Why is There a Difference in the Accounts of What They Gave Jesus to Drink on the Cross?

  

Supposed contradiction and verses:

What did they give him to drink? (Note the underlined words) Also, what were they mixed with gall or myrrh?

Matthew 27:34

They gave him vinegar to drink mingled with gall: and when he had tasted thereof, he would not drink.

Mark 15:23

And they gave him to drink wine mingled with myrrh: but he received it not.


Answer:

   A Greek word for wine is ozos which is a mixture of sour wine or vinegar and water.  This is the derivative that Matthew gives. Vinegar, if you look it up, simply put IS sour wine. Another Greek word for wine is oinos which just means, wine. This is what Mark used. As you can see from this point, both vinegar and wine are correct. Matthew was calling it a sour wine, and Mark simply calling it wine. This is no contradiction. It is no different than someone saying, "He drank a coke.", and someone else saying, "He drank a soda." Both are true statements because Coke is a soda, just as vinegar is sour wine, and sour wine is….wine.

   So what about the mixture? Looking back in time, myrrh was used to give flavoring and fragrance to wine, and it was also used in embalming. In Matthew's account, this is simply taken as fact and does not note the myrrh. Mark decided to note that the wine had myrrh in it. So what about the gall? We see that Matthew called it out. As a writer, he felt it was important to bring it up. Mark, on the other hand, does not note it. Does this mean that it was not in there? No! He simply did not note it. This is no different that asking what somebody looks like and one person giving more detail than the other. Think of this. I drink my coffee with sugar and French vanilla creamer. I have walked by people and they have noted how good it smells and asked what is in it. I have simply answered, "It's coffee with French vanilla creamer." Just because I didn't tell them I put sugar…nor even how many spoons of it, in there, does not mean it was not in there. It is just what I focused on at the time.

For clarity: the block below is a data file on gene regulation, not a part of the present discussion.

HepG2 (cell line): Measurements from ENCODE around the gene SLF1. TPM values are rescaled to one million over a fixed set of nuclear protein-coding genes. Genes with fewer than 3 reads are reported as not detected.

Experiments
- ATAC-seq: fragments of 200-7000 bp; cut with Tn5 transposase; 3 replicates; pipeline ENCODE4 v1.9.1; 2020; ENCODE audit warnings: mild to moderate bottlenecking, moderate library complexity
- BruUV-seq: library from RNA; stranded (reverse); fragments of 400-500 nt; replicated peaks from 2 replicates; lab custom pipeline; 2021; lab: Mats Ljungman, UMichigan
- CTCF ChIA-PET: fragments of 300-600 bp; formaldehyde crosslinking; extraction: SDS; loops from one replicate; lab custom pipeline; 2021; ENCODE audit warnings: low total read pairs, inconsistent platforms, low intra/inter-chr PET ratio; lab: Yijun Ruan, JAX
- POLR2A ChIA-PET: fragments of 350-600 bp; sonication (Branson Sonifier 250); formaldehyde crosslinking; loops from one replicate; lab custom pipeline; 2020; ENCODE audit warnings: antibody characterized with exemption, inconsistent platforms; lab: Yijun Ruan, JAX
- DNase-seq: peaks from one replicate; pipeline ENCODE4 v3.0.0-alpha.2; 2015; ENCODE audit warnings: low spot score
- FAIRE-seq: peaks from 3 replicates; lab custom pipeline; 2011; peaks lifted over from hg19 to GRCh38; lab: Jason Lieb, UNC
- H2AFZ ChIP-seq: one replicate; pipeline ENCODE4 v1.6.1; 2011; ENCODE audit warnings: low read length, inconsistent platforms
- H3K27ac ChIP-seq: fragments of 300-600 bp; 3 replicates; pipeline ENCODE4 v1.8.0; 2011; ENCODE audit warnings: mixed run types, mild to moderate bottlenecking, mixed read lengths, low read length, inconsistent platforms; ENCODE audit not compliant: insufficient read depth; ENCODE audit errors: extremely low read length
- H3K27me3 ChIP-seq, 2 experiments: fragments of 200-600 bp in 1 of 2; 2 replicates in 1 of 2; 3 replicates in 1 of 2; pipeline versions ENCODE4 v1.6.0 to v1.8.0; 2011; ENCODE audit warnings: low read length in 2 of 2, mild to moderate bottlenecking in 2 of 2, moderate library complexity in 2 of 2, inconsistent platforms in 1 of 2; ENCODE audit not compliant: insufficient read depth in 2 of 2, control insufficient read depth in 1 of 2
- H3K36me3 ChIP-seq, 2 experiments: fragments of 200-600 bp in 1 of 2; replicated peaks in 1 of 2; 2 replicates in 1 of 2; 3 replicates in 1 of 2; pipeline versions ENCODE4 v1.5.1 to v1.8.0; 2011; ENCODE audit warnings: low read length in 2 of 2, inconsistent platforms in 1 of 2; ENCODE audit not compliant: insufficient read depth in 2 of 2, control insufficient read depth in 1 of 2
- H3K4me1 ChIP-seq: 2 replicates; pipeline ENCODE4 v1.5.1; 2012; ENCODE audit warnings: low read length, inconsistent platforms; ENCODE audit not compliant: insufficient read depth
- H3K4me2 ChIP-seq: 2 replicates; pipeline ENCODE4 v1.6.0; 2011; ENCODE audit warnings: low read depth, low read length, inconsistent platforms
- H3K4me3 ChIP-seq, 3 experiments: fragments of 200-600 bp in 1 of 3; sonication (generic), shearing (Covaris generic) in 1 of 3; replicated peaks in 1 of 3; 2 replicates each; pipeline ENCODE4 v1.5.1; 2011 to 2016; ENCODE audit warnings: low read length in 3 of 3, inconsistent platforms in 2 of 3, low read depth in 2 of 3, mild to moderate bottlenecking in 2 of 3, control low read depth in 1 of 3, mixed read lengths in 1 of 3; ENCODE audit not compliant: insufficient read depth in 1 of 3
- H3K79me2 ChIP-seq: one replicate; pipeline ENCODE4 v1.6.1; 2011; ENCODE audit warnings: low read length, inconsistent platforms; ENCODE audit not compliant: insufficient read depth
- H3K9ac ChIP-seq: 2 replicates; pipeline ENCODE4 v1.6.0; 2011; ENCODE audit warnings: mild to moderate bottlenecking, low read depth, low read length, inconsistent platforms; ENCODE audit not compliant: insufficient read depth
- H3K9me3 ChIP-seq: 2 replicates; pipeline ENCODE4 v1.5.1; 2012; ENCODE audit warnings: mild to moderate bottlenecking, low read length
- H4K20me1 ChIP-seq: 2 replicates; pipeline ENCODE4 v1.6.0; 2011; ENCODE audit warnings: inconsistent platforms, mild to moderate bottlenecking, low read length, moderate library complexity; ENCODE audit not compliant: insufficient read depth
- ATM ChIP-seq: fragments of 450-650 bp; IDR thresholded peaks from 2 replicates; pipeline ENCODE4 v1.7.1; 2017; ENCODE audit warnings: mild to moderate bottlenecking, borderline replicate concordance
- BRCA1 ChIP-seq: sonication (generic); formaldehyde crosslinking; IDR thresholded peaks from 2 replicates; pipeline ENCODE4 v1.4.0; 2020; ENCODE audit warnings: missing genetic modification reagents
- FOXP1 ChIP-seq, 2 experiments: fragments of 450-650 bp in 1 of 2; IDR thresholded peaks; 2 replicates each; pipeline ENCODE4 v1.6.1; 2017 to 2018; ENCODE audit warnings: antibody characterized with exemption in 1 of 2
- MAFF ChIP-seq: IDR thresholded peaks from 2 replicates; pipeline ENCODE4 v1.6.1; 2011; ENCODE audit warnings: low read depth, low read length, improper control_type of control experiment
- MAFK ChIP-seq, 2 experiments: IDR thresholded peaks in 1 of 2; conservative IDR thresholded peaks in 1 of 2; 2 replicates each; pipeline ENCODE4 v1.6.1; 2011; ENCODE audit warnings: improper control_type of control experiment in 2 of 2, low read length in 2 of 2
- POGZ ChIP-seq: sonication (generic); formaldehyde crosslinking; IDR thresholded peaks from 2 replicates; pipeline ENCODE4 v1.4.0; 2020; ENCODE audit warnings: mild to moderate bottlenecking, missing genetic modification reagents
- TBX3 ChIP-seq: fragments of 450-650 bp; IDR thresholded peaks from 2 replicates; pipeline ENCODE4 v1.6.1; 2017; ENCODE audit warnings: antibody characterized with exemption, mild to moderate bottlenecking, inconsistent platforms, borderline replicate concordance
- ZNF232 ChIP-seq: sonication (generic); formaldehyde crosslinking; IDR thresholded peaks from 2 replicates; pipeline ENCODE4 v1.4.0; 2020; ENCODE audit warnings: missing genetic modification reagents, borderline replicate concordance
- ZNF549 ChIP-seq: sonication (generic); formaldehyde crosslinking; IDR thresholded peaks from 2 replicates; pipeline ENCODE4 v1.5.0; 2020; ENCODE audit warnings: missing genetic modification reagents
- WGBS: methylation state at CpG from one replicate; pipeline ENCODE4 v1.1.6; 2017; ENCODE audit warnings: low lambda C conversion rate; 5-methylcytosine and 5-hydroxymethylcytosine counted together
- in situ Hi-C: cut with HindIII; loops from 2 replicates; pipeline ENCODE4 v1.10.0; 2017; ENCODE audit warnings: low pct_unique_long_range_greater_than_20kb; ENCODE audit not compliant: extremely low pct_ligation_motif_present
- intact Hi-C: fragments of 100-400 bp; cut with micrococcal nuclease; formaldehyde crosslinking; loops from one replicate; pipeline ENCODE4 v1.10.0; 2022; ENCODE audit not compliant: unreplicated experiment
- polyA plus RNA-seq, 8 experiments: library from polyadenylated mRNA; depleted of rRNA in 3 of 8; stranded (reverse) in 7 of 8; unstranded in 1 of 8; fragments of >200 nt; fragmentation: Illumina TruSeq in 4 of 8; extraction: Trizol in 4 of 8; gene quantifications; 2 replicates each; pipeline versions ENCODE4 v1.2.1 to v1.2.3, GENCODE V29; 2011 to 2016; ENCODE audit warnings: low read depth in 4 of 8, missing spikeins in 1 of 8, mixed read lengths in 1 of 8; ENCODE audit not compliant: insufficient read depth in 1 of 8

The point here is this. You see Jesus refused the mixture. Why? Because of what was in it. Gall was used to desensitize pain, like a drug. Jesus knew this and refused. That's the point. As you read on in both books, you see they later brought a sponge dipped in just vinegar (sour wine), and He accepted it. Our Lord had to bear the full weight of the pain and suffering on the Cross for us, and refused to be drugged to ease the pain or stupefy Him.  No contradiction!

In His Grace,

            Mike Harris



 

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